Waterproofing Ballasts

  • Intro

    For anyone that has played with HID ballasts, they know one of the most frustrating things is to mount them in a non oem location while protecting them from the elements. Most if not all ballasts are not waterproof, which means it is very easy to turn your purchase into a paperweight.

    A common thing that is done in engineering to help protect delecate circuitry from the elements is a process called "potting". This can easily be done with OEM ballasts to ensure that they are protected from exposure to water. Potting is done with something called 'potting compound' which can be found at circuitry suppliers and other specialty stores.

  • Requirements

    • A Pair of Ballasts (Pictured are OEM Denso Slim Ballasts)
    • MG Chemicals Thermally Conductive Epoxy
    • Clean Work Area
    • Tools to open the ballast of your choice (pictured is a phillips screwdriver)

  • The Process

    Pictured below are the equipment that I will be using in this DIY. These items can be found listed in the 'Requirements' section

    The ballast we are using in this DIY is one of the most common and most reliable ones on the market, a DENSO Slim Ballast

    The first thing that we want to do is to open up our ballast by locating the screws that hold the cover on. In the case of the Denso Slim, there is only one phillips head screw near the igniter harness.

    Once the screws that hold the cover on the ballast have been removed, you can start to gently pry open the cover. In the case of the Denso's, they require a bit of work to remove the cover. Simply start on the edges with a flat screwdriver or a knife, and gently open the cover.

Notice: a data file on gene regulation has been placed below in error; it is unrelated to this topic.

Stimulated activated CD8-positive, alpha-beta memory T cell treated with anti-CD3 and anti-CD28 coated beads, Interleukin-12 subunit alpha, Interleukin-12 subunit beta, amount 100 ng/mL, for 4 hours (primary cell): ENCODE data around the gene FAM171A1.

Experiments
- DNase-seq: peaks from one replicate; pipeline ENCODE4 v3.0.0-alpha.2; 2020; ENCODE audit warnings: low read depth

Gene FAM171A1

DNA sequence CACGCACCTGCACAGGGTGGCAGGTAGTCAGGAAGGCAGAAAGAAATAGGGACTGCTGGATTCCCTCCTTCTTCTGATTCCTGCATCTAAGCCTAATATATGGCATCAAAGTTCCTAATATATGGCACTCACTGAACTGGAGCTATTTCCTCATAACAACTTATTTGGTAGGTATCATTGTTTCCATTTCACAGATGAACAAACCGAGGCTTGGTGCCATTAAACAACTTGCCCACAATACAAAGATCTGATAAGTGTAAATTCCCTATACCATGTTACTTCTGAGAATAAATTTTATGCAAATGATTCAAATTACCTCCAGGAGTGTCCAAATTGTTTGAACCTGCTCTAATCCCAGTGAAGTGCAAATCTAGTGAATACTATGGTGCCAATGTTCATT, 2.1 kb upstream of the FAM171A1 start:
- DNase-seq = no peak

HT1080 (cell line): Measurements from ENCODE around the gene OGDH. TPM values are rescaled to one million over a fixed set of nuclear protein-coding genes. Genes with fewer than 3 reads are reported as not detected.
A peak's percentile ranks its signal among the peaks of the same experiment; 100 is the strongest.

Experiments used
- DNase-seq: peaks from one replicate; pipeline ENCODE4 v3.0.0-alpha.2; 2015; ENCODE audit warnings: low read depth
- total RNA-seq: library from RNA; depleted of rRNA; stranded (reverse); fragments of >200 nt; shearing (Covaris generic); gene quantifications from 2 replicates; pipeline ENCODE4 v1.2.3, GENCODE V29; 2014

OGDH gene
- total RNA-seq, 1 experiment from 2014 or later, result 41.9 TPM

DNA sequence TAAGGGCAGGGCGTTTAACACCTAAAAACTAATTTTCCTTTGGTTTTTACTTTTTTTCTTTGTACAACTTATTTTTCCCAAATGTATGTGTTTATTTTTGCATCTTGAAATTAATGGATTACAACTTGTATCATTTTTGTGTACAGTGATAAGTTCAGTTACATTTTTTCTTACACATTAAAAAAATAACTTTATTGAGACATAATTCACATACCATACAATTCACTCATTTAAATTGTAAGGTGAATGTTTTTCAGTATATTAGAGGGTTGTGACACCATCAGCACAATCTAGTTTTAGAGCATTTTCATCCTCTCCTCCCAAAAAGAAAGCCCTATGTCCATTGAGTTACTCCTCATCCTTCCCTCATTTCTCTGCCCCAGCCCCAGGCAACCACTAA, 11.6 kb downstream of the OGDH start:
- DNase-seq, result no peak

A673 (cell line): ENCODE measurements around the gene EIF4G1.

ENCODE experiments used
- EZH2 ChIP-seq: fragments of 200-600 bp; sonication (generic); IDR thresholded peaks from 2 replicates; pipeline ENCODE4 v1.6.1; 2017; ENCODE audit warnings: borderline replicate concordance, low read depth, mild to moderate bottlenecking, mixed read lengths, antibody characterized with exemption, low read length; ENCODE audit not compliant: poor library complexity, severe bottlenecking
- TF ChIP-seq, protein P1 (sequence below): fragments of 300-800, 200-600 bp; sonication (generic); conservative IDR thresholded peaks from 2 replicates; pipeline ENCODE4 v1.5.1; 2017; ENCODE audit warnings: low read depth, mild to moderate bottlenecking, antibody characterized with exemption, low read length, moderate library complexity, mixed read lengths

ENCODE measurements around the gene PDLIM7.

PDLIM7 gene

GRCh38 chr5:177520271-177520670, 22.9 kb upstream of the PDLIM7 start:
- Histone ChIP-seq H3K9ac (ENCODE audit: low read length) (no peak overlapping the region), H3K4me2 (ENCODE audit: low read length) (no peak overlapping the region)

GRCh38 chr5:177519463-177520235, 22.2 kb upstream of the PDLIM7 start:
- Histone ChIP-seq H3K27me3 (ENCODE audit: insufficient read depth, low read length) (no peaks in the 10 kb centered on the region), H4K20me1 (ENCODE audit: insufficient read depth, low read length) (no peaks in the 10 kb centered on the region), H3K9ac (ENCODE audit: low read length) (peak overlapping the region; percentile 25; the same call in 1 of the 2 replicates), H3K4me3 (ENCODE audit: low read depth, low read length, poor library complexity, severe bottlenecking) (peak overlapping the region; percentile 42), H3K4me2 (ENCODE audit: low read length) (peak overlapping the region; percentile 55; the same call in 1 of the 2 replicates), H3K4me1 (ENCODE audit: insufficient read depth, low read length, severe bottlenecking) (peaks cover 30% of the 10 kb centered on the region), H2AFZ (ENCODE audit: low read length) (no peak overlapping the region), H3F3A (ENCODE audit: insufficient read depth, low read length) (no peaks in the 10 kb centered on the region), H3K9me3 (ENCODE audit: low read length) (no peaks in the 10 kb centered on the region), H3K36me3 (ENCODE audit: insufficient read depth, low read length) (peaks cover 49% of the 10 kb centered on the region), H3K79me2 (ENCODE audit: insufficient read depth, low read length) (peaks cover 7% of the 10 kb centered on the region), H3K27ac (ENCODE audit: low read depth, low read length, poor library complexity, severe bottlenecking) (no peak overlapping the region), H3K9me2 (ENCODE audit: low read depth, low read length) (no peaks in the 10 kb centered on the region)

The Denso ballasts once open, have a plastic cover that protects one of the components from getting shorted out against the case of the ballast. This can be easily removed by just lifting it off of the circuit board.

    The Denso ballasts already have a compound applied to the circuit to help prevent against corrosion, but this does not protect against water. It is safe to add the thermal epoxy over the compound.

    Once both ballasts have been prepared, we then want to place them on a nice clean, level work surface. This will help us keep a clean work area for when we start pouring our thermal epoxy.

  • Epoxy Prepping

    The process for prepping the epoxy is similar to any other compound that has multiple parts. The easy thing in this case is that both the epoxy and the hardener are to be mixed in equal parts. In my case, I was able to use 50mL of total mixed epoxy to coat both ballasts.

    Simply mix the two parts of the epoxy in a clean container of your choice. Mix this well, and then set aside for about 15 to 30 minutes so that the air works its way out of the mixture.

    Once fully set, we will want to start slowly pouring the epoxy onto the internals of the ballast, making sure to cover every component. The epoxy should fill the ballast so that it just clears the internal plastic enclosure. This will ensure that you have room to replace the cover.

    The instructions state that you want the compound to cure for a few days, however, you can accelerate the process by placing it in the oven at 130F for two hours, or 170F for one hour.

    Once you are done, you can carefully reseal the ballast, and you can now move forward with a sense of comfort knowing that your ballasts are protected from any brief encounter with water.